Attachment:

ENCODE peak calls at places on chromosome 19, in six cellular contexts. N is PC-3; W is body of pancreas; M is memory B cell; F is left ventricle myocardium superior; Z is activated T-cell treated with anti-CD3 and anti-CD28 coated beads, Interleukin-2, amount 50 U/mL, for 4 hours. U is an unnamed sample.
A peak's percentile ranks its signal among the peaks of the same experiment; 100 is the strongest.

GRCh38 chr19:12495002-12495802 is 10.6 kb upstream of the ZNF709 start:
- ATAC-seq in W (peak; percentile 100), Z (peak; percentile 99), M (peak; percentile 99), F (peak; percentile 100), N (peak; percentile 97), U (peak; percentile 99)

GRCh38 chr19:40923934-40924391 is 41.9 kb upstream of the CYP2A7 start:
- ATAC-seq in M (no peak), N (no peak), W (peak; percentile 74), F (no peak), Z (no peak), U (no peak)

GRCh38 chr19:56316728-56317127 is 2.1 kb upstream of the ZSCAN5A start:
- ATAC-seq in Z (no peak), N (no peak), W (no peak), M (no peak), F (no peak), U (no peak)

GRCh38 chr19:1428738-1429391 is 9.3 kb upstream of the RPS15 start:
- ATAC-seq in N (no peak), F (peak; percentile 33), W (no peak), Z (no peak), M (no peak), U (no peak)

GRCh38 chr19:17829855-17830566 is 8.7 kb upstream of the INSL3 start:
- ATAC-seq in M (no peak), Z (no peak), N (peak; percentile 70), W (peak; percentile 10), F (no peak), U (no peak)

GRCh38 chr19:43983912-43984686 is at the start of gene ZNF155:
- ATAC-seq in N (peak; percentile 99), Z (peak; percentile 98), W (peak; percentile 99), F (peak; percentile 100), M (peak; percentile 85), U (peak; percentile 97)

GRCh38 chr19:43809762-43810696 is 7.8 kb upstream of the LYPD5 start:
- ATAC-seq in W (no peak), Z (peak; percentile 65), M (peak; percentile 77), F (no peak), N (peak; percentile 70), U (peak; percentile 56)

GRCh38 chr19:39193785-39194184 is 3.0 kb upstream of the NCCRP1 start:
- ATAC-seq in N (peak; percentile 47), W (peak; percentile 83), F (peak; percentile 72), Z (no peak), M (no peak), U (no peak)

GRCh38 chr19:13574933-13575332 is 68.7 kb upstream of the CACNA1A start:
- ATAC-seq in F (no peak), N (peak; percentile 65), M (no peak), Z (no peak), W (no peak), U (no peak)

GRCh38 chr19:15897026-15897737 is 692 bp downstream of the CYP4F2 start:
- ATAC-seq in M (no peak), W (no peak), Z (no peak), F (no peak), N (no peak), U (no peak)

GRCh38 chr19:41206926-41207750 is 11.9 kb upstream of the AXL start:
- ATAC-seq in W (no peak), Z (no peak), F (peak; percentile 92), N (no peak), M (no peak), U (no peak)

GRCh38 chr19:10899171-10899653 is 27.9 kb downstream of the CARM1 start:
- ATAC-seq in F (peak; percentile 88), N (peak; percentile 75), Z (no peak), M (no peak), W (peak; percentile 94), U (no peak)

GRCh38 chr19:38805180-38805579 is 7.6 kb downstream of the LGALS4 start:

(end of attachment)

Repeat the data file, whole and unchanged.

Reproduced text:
ENCODE peak calls at places on chromosome 19, in six cellular contexts. N is PC-3; W is body of pancreas; M is memory B cell; F is left ventricle myocardium superior; Z is activated T-cell treated with anti-CD3 and anti-CD28 coated beads, Interleukin-2, amount 50 U/mL, for 4 hours. U is an unnamed sample.
A peak's percentile ranks its signal among the peaks of the same experiment; 100 is the strongest.

GRCh38 chr19:12495002-12495802 is 10.6 kb upstream of the ZNF709 start:
- ATAC-seq in W (peak; percentile 100), Z (peak; percentile 99), M (peak; percentile 99), F (peak; percentile 100), N (peak; percentile 97), U (peak; percentile 99)

GRCh38 chr19:40923934-40924391 is 41.9 kb upstream of the CYP2A7 start:
- ATAC-seq in M (no peak), N (no peak), W (peak; percentile 74), F (no peak), Z (no peak), U (no peak)

GRCh38 chr19:56316728-56317127 is 2.1 kb upstream of the ZSCAN5A start:
- ATAC-seq in Z (no peak), N (no peak), W (no peak), M (no peak), F (no peak), U (no peak)

GRCh38 chr19:1428738-1429391 is 9.3 kb upstream of the RPS15 start:
- ATAC-seq in N (no peak), F (peak; percentile 33), W (no peak), Z (no peak), M (no peak), U (no peak)

GRCh38 chr19:17829855-17830566 is 8.7 kb upstream of the INSL3 start:
- ATAC-seq in M (no peak), Z (no peak), N (peak; percentile 70), W (peak; percentile 10), F (no peak), U (no peak)

GRCh38 chr19:43983912-43984686 is at the start of gene ZNF155:
- ATAC-seq in N (peak; percentile 99), Z (peak; percentile 98), W (peak; percentile 99), F (peak; percentile 100), M (peak; percentile 85), U (peak; percentile 97)

GRCh38 chr19:43809762-43810696 is 7.8 kb upstream of the LYPD5 start:
- ATAC-seq in W (no peak), Z (peak; percentile 65), M (peak; percentile 77), F (no peak), N (peak; percentile 70), U (peak; percentile 56)

GRCh38 chr19:39193785-39194184 is 3.0 kb upstream of the NCCRP1 start:
- ATAC-seq in N (peak; percentile 47), W (peak; percentile 83), F (peak; percentile 72), Z (no peak), M (no peak), U (no peak)

GRCh38 chr19:13574933-13575332 is 68.7 kb upstream of the CACNA1A start:
- ATAC-seq in F (no peak), N (peak; percentile 65), M (no peak), Z (no peak), W (no peak), U (no peak)

GRCh38 chr19:15897026-15897737 is 692 bp downstream of the CYP4F2 start:
- ATAC-seq in M (no peak), W (no peak), Z (no peak), F (no peak), N (no peak), U (no peak)

GRCh38 chr19:41206926-41207750 is 11.9 kb upstream of the AXL start:
- ATAC-seq in W (no peak), Z (no peak), F (peak; percentile 92), N (no peak), M (no peak), U (no peak)

GRCh38 chr19:10899171-10899653 is 27.9 kb downstream of the CARM1 start:
- ATAC-seq in F (peak; percentile 88), N (peak; percentile 75), Z (no peak), M (no peak), W (peak; percentile 94), U (no peak)

GRCh38 chr19:38805180-38805579 is 7.6 kb downstream of the LGALS4 start: